sudo echo 3 | sudo tee /proc/sys/vm/drop_caches
this works ....
Just found this thread and command works great in 10.10 Maverick. Cache usage instantly dropped from 77% to 5% of 2Gb RAM.
Thanks for the tip
Thanks for the running as root suggestion!! (Works like a charm!)
Here is a screenshot of my sysmonitor! (It monitors RAM, I have a memory problem, not enough!)
Once again for those who didn't read the whole thread: clearing the cache is not a good thing. Caching files in memory that otherwise would be empty helps system performance. As soon as it is needed, it will be reallocated, but until then it may as well be put to good use.
To put it another way, cache memory is, for all intents and purposes, free memory, with a bonus side effect.
lol @ people upset that cache refills
There are actually two things you can clear, and they're both read caches. Write caching is a different thing entirely, and is referred to as 'dirty memory'. 1 is file data (contents), 2 is file metadata(time, date, permissions, names, etc), and 3 is both. So for example, if you do a 'find /' looking for a file, and then read a 1GB file, and want to evict the 1 GB of data, but not lose the cached 'find' info, you can echo 1.
man /proc and look for drop_caches for the exact details. None of this is Ubuntu specific, by the way.
I have ubuntu 9.10 server X86 setup with SMB shares as a headless media server in my basement network cabinet. It has been running 24/7 for about a year (with the exception of a few power outages from storms) and when it has been heavily used (in my case three computers streaming for a couple of hours) I notice that up to %30-47 of the memory will be cached (in this case checking from ssh remotely on network with no streaming occurring 20 minutes after peak activity). Streaming isn't negatively affected, but I will notice some "hesitation" when logging into the shares from a computer to browse to the file I wish to use after heavy multicomputer use of the shares. A reboot of the server clears the memory usage to normal (3% of 2 GB) and this is how I have dealt with it when it occurs.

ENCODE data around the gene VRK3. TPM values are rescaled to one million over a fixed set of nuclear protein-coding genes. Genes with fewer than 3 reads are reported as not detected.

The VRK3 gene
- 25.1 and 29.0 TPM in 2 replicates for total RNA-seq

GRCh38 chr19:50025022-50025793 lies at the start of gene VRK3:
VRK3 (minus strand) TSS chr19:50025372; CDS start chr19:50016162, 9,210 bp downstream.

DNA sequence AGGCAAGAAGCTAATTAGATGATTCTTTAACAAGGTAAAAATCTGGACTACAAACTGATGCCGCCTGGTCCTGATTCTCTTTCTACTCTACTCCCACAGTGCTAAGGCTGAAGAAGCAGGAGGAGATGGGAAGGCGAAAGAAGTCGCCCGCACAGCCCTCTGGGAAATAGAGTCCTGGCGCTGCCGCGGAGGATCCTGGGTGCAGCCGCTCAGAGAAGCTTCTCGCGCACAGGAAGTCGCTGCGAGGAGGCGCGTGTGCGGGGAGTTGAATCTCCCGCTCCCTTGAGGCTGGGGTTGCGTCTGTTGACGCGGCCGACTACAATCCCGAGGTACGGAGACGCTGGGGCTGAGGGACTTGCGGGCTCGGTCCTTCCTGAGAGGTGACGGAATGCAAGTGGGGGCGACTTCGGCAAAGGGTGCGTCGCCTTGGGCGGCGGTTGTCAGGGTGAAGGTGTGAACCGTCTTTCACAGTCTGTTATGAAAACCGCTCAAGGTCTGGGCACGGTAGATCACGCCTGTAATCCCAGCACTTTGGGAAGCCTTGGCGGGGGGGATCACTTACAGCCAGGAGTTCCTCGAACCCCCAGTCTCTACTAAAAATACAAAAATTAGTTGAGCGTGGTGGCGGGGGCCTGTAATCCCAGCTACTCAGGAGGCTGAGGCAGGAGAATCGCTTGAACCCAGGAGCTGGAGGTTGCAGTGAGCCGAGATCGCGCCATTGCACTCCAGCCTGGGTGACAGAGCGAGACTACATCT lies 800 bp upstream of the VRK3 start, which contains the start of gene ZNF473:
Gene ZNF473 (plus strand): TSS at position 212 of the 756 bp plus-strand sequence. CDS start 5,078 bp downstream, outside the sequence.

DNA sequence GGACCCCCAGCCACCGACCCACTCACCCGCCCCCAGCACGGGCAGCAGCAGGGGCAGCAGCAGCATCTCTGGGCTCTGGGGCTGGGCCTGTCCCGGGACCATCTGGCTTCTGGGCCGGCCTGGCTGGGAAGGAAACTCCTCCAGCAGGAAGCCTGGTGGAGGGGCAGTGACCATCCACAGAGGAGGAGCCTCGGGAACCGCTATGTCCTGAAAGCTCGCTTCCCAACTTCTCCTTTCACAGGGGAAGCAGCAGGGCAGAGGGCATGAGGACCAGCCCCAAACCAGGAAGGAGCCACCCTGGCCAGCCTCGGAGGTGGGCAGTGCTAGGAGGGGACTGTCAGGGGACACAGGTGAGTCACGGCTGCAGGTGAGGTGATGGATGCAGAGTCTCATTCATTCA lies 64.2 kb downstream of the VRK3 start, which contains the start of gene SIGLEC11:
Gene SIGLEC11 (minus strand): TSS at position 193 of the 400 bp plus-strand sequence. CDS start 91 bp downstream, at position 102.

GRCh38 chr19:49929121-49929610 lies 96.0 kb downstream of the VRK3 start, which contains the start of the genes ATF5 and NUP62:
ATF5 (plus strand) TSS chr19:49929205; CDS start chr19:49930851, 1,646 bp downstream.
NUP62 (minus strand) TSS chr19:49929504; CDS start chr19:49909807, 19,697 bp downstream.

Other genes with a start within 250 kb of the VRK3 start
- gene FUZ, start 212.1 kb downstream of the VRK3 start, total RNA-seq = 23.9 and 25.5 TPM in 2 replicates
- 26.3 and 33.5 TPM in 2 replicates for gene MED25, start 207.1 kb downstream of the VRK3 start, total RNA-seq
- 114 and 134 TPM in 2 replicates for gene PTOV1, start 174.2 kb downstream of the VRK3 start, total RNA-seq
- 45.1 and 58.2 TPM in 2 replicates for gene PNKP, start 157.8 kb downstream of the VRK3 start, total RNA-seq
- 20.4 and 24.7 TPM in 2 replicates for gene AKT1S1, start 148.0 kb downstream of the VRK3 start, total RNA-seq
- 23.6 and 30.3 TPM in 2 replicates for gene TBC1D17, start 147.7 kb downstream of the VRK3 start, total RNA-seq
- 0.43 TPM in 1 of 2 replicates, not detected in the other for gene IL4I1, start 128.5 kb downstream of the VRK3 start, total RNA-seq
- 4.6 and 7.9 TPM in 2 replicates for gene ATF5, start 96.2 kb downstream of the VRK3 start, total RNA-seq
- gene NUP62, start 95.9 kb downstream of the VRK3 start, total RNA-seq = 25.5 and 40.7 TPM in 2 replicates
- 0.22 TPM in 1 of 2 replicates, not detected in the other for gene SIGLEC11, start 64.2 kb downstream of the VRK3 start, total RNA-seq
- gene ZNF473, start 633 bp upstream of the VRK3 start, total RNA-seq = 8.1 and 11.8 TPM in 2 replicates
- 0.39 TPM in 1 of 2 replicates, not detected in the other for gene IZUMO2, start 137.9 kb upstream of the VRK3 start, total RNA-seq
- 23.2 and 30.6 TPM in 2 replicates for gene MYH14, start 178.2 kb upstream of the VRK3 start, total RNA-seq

Thanks so much to the OP and suggestions of others. A quick login via ssh, dropping to root and
has made it much quicker to restore the snappiness of my samba media server without having to restart it remotelyCode:sync; echo 3 > /proc/sys/vm/drop_caches
Last edited by waffletten; February 15th, 2011 at 04:06 AM.
I just wanted to add my 2 cents.
I woke up my laptop which I last night put to sleep and it had around 30% SWAP that's over 1GB.
I have only 2GB of memory. Computer was 'useless' (meaning it felt like the old WinXP - almost there... almost there).
I found Ubuntu clear swap info page and this page. I needed to clear my 1GB cache to fit swap back to ram. So after these two scripts I'm back in business! No restart needed.
I don't know if there is another way to do this. But at the moment I have 40% free memory with no swap. Feels low amount considering I only run FireFox, scribes and gnome-term or whatever.
I would really love to get some real info about memory usage in linux and ubuntu. Modern I mean. Since gwibber alone takes 25MB per each process coming to around 100MB all together !!!
Really! 100MB for MSN
UbuntuOne-sync also 30MB and nm-applet 30MB.
But these are ALL extra programs and I can shut them down if need to so can't complain. They got great usability.
But still would love to understand better about memory usage and need.